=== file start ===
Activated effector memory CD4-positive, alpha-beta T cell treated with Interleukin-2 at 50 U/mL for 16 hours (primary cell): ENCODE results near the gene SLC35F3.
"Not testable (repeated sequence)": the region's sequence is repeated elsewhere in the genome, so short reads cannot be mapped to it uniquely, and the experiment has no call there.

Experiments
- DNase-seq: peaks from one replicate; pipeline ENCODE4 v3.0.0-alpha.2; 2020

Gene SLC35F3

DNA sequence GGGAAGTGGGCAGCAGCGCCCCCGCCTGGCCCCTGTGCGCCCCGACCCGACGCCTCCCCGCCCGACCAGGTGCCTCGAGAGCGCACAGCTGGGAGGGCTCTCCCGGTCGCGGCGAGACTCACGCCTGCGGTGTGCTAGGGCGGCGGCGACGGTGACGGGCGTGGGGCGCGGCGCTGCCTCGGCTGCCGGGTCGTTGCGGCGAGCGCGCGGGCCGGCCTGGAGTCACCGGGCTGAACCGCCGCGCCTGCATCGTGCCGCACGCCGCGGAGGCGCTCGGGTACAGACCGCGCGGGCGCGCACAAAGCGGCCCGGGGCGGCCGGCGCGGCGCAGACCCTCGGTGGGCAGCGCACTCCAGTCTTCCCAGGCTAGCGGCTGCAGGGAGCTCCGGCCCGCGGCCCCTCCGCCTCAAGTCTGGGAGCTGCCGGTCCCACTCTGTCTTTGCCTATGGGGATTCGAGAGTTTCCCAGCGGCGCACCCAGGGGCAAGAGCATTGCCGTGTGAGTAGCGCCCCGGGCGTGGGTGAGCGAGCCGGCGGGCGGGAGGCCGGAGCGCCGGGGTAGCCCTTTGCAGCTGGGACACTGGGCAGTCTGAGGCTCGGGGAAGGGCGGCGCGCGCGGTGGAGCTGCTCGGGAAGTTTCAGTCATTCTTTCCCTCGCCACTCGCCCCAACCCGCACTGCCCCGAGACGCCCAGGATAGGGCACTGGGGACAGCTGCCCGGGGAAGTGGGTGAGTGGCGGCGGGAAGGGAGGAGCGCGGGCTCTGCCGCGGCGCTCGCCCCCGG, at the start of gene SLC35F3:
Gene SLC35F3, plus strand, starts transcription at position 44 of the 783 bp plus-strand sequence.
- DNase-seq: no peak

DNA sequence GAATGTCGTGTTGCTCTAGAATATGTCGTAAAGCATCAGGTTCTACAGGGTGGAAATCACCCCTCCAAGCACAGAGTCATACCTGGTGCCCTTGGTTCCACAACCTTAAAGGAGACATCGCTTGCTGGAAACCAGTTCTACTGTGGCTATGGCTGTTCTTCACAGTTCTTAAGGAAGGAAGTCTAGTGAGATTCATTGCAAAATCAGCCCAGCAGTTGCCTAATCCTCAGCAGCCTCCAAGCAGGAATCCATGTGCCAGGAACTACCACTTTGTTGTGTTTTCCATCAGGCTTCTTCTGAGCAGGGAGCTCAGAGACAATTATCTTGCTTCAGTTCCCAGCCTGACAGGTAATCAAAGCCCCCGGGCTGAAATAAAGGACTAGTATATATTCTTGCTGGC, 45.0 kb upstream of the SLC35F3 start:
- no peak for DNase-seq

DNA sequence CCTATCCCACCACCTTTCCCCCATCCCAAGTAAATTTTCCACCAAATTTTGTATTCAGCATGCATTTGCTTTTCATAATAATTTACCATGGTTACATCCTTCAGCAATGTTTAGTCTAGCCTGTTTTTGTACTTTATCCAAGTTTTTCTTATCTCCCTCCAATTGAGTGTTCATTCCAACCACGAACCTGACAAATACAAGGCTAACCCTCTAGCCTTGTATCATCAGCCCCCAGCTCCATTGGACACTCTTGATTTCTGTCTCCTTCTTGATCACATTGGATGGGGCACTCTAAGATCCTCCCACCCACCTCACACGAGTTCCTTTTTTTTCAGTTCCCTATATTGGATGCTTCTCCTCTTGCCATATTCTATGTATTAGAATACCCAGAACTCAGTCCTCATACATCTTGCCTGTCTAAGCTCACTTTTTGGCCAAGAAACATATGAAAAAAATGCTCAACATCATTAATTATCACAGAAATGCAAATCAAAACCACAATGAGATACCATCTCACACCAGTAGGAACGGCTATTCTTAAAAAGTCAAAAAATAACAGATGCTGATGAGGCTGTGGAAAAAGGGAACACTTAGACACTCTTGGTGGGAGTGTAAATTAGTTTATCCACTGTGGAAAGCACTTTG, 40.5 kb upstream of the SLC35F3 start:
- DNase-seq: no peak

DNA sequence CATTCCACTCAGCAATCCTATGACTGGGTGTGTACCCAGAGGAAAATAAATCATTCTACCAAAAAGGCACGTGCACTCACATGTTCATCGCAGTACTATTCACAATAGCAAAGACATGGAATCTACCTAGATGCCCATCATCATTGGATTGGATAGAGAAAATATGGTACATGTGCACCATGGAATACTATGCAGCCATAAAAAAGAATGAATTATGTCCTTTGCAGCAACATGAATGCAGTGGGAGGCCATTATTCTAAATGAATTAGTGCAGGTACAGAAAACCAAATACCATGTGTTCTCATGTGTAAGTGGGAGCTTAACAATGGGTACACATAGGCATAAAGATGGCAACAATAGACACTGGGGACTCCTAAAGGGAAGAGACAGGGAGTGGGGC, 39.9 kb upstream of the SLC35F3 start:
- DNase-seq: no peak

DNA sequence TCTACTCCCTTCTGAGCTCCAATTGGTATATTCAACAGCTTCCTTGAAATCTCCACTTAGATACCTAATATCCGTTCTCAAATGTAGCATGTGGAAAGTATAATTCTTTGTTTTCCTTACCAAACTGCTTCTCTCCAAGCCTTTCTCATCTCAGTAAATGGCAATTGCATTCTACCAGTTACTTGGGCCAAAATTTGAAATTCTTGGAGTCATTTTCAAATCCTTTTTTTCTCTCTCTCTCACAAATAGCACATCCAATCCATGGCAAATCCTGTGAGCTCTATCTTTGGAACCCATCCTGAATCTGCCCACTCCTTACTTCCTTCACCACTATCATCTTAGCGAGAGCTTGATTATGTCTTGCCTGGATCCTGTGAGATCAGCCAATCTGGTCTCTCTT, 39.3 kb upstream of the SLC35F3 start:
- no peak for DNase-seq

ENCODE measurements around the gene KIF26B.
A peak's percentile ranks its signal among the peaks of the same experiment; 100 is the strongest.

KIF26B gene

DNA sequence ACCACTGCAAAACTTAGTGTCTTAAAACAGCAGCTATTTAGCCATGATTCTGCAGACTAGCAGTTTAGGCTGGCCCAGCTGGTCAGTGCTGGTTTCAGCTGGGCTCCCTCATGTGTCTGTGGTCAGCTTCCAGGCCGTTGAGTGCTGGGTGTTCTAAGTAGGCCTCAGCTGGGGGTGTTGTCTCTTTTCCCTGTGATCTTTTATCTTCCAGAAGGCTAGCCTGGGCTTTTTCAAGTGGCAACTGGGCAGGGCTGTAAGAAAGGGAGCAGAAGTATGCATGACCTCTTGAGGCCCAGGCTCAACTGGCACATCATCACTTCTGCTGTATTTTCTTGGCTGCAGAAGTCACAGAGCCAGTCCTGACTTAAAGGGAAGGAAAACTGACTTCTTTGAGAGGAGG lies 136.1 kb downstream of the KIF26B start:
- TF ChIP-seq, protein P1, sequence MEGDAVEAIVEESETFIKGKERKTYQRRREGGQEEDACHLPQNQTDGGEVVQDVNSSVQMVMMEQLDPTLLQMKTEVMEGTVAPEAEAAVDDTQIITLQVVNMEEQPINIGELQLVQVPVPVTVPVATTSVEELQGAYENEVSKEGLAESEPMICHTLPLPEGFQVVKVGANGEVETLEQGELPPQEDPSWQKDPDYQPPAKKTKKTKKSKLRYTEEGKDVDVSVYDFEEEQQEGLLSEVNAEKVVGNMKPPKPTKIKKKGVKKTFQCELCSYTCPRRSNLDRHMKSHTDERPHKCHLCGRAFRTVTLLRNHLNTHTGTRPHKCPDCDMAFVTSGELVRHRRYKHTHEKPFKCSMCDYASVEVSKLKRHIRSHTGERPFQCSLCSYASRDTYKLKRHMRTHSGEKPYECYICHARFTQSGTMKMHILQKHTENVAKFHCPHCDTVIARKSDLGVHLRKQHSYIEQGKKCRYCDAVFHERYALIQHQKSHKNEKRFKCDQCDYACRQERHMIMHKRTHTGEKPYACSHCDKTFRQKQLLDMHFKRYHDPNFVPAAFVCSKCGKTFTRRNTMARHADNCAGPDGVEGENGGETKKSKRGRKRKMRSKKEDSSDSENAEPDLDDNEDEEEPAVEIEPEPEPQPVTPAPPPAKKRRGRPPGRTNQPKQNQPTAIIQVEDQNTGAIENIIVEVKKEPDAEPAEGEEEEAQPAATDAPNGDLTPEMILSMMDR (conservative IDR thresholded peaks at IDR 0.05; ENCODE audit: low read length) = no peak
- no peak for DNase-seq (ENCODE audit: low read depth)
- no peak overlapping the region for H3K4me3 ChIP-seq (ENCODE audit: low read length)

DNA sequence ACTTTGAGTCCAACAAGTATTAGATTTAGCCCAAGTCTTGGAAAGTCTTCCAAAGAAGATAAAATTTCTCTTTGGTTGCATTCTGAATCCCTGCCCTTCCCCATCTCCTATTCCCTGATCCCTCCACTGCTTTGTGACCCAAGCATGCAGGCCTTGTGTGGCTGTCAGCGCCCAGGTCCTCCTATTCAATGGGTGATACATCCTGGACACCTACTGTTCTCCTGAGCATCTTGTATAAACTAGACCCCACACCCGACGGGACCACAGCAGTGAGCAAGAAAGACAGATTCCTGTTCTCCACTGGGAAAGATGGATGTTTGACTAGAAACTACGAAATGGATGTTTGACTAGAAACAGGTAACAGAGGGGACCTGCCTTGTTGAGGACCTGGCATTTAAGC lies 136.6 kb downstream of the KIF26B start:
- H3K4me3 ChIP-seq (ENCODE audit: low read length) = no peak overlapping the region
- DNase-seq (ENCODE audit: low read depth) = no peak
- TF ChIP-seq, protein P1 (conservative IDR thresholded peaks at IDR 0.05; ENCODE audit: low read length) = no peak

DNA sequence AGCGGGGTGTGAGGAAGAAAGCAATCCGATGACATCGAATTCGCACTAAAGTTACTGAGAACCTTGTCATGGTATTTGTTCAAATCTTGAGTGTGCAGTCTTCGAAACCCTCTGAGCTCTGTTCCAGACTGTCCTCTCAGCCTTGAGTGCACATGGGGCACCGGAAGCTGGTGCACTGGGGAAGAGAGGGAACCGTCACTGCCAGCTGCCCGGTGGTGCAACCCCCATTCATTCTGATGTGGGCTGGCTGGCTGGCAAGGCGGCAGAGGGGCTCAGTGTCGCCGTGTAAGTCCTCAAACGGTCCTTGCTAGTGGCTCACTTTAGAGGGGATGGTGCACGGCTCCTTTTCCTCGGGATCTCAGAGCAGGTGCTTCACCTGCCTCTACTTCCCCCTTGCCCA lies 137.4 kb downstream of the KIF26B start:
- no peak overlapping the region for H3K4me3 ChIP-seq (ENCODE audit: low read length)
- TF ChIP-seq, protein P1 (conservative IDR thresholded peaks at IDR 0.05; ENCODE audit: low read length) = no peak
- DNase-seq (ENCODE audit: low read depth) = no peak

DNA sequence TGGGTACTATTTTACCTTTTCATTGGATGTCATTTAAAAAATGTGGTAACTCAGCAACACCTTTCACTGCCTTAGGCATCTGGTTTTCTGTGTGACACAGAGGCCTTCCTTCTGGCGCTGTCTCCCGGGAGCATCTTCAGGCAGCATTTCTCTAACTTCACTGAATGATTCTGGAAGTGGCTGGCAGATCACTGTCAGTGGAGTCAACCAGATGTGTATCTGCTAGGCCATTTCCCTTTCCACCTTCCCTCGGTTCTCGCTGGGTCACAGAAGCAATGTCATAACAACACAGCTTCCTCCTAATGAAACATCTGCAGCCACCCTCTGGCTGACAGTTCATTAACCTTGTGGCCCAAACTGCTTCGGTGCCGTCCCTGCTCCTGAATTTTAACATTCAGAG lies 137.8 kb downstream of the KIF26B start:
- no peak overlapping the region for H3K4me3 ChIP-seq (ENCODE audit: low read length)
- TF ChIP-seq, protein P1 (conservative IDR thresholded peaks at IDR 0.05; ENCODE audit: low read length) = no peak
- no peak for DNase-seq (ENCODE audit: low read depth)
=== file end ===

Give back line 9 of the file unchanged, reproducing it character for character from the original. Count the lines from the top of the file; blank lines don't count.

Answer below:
DNA sequence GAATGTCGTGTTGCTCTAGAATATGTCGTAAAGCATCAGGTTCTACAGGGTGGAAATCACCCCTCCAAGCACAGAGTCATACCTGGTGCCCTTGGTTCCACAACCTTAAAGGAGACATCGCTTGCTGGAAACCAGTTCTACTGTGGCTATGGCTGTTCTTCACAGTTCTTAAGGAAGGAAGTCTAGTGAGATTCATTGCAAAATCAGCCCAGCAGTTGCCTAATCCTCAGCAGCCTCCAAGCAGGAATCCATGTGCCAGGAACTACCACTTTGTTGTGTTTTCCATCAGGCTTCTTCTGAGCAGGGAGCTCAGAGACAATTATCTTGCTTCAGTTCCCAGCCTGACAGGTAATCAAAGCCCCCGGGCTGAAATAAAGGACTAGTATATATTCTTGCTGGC, 45.0 kb upstream of the SLC35F3 start: